With 10g we added the SQL model clause that brings a spreadsheet-like approach to data processing (more on this in a future post). We added advanced analytical processing in the form of data mining features and functions.

In 11g we added the pivot/unpivot features that allows you to create spreadsheet-like crosstab reports directly from a table using simple SQL. We extended the capabilities of the window functions and we delivered the recursive WITH syntax that provides more flexibility for recursive processing compared to the CONNECT BY clause. And we added more data mining features and functions.

With 12c we have introduced generic top-n filtering along with big data features such as pattern matching. Obviously this is just a high level summary of core areas of functionality that we have delivered over the last 15-20 years. Here is a more detailed view of what is available in Oracle Database 12c - remember all these features and functions are delivered free of charge, ready to use straight out the box:

  • Ranking functions
    • rank, dense_rank, cume_dist, percent_rank, ntile
  • Window Aggregate functions (moving and cumulative)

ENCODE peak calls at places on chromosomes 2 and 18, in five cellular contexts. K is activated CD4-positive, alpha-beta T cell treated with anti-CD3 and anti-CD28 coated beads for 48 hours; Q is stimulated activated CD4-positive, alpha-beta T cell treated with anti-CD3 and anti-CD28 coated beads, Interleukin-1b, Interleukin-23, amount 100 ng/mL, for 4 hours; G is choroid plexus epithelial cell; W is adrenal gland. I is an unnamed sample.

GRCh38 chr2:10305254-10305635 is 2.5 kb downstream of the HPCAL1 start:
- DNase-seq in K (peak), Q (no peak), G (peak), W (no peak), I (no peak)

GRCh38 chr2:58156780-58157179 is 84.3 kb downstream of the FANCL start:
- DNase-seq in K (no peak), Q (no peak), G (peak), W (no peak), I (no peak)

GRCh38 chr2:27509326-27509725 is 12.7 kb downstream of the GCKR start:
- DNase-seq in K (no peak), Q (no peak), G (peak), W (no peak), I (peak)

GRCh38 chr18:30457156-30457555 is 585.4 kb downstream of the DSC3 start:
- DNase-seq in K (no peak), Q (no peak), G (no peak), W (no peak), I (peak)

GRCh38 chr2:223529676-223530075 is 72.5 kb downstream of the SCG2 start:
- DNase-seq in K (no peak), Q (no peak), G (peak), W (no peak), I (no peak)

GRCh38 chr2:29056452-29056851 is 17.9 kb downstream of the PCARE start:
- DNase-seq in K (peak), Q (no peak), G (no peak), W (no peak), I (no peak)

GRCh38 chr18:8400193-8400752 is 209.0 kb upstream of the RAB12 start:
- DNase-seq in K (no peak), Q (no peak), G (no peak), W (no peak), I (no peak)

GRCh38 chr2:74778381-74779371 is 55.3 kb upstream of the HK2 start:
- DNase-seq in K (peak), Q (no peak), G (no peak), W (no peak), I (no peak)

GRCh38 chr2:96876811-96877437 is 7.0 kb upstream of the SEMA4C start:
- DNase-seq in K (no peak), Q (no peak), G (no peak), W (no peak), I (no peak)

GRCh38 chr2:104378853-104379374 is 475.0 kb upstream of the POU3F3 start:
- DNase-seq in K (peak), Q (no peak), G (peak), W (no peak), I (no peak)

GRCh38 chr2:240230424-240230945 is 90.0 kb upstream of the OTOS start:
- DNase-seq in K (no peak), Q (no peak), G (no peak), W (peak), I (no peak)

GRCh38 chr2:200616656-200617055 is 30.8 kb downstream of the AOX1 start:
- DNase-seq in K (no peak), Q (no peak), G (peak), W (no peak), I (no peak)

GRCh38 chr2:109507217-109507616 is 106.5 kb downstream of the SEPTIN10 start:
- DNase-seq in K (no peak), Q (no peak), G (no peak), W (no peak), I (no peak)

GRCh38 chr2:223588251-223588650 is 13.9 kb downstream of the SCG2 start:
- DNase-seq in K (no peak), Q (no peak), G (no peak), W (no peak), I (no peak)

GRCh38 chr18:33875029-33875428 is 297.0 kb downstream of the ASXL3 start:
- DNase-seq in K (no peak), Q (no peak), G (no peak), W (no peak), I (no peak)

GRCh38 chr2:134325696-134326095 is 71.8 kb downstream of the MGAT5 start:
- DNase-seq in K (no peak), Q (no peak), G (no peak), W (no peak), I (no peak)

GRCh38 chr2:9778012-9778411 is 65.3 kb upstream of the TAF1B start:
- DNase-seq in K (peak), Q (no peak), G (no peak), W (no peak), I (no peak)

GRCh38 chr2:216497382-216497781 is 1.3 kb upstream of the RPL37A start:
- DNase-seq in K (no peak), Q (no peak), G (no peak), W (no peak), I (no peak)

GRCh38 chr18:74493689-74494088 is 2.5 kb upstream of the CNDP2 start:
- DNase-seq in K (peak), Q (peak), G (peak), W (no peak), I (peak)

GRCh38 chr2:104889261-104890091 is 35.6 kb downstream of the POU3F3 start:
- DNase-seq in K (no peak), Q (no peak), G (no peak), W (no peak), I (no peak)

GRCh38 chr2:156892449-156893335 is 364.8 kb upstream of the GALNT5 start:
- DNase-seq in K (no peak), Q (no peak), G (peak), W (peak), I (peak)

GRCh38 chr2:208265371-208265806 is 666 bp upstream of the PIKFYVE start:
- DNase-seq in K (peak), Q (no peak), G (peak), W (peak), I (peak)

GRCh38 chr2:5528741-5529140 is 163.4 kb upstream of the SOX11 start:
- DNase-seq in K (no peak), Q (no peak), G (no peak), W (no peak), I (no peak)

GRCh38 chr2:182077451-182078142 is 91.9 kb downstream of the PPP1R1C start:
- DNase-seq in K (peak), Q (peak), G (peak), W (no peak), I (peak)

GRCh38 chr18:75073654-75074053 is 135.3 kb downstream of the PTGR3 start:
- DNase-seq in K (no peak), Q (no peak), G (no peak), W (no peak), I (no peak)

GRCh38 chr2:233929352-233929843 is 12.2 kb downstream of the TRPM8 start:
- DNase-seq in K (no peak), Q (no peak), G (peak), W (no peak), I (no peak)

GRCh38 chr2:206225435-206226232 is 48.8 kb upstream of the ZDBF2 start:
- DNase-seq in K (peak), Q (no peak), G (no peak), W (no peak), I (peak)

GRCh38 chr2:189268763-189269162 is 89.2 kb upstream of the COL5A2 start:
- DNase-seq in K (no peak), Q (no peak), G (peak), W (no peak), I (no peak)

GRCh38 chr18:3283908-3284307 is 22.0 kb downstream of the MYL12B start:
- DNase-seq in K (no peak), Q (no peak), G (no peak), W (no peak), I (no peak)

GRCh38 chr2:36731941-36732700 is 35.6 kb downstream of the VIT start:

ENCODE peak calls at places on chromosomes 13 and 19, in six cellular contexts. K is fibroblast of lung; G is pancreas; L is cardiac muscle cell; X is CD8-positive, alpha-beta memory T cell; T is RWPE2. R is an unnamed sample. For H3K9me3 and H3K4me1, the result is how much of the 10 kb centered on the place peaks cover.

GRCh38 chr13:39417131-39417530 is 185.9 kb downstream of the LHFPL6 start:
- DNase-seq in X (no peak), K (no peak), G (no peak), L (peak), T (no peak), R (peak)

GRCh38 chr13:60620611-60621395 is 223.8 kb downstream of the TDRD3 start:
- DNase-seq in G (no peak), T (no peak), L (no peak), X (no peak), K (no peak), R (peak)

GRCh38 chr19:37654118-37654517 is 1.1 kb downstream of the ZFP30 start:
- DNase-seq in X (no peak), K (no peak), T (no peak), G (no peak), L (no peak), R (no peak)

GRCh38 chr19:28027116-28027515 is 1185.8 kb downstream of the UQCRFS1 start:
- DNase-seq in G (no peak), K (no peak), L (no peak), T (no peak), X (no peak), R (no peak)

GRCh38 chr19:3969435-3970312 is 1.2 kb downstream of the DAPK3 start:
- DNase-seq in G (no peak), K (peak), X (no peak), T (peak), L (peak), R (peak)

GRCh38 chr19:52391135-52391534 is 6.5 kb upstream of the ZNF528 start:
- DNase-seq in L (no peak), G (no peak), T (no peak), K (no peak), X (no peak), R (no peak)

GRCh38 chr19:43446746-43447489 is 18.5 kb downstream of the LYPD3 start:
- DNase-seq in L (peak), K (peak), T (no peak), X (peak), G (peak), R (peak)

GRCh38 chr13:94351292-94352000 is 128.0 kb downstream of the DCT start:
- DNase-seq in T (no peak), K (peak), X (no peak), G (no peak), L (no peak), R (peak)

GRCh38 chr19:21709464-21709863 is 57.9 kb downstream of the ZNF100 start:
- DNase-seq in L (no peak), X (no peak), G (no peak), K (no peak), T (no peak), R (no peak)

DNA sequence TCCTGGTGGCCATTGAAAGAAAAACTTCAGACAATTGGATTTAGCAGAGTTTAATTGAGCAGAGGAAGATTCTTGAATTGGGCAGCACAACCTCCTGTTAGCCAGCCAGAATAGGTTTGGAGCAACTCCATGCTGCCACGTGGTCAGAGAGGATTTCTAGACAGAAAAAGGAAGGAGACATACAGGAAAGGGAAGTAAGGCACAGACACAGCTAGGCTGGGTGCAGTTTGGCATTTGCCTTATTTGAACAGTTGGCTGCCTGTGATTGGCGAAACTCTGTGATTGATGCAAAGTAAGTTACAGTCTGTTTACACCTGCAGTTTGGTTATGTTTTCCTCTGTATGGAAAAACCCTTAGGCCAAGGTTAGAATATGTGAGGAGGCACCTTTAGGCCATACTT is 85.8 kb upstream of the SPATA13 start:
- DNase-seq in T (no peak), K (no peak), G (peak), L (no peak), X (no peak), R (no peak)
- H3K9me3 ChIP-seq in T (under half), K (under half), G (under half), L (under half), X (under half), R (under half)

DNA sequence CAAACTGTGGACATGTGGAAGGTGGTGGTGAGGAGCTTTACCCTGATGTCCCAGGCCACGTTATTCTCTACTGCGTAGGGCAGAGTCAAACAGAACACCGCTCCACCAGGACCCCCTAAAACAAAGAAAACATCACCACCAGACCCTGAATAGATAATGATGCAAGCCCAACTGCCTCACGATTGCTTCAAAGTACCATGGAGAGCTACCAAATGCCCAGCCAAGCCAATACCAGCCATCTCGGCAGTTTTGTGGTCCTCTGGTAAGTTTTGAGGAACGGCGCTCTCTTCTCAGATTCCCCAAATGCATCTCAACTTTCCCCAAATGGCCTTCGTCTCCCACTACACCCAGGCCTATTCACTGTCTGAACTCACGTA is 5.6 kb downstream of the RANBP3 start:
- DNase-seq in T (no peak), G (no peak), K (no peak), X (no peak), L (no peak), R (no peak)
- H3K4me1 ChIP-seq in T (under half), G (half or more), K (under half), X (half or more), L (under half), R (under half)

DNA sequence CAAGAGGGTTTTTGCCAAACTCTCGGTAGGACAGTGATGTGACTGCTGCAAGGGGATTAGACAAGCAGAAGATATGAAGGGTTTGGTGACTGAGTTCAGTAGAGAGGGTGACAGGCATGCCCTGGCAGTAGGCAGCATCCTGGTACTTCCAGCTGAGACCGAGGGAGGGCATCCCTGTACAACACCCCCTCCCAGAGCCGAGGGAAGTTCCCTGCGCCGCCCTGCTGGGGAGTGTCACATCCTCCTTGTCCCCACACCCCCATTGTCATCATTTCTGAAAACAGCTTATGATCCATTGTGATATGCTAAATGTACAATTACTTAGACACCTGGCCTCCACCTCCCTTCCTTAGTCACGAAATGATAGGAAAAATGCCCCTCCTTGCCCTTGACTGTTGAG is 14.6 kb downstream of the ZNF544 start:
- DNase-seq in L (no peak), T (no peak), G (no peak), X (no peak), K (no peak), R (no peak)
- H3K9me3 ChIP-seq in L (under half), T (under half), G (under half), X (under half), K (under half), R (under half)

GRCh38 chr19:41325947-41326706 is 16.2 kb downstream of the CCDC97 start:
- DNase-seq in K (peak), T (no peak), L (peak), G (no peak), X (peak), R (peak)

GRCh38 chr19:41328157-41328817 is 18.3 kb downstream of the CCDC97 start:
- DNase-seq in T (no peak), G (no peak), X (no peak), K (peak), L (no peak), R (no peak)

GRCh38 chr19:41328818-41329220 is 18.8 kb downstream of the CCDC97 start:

• Avg, sum, min, max, count, variance, stddev, first_value, last_value, Top-N, pivot, unpivot
  • LAG/LEAD functions
    • Direct inter-row reference using offsets
  • Reporting Aggregate functions
    • Sum, avg, min, max, variance, stddev, count, ratio_to_report, cube, rollup, grouping, grouping sets
  • Pattern Matching
    • match_number, classifier
  • SQL Model clause
  • Statistical Aggregates
    • Correlation, linear regression family, covariance
  • Linear regression
    • Fitting of an ordinary-least-squares regression 
    • Frequently combined with the COVAR_POP, COVAR_SAMP, and CORR functions
  • Descriptive Statistics
    • DBMS_STAT_FUNCS: summarizes numerical columns of a table and returns count, min, max, range, mean, stats_mode, variance, standard deviation, median, quantile values, +/- n sigma values, top/bottom 5 values
  • Correlations
    • Pearson’s correlation coefficients, Spearman's and Kendall's (both nonparametric). 
  • Cross Tabs
    • Enhanced with % statistics: chi squared, phi coefficient, Cramer's V, contingency coefficient, Cohen's kappa
  • Hypothesis Testing
    • Student t-test , F-test, Binomial test, Wilcoxon Signed Ranks test, Chi-square, Mann Whitney test, Kolmogorov-Smirnov test, One-way ANOVA
  • Distribution Fitting
    • Kolmogorov-Smirnov Test, Anderson-Darling Test, Chi-Squared Test, Normal, Uniform, Weibull, Exponential


As you can see there is a very large library of free SQL analytical functions available for DBAs and developers to incorporate into their workflows and applications.

What are the advantages of using SQL as the foundation for delivering sophisticated analytics? 

The key benefits provided by Oracle’s in-database analytical SQL are:

  • Enhanced developer productivity
  • Improved manageability
  • Minimized learning effort
  • Investment protection (through ANSI SQL compliance) 
  • Increased performance

 

 

1) Enhanced developer productivity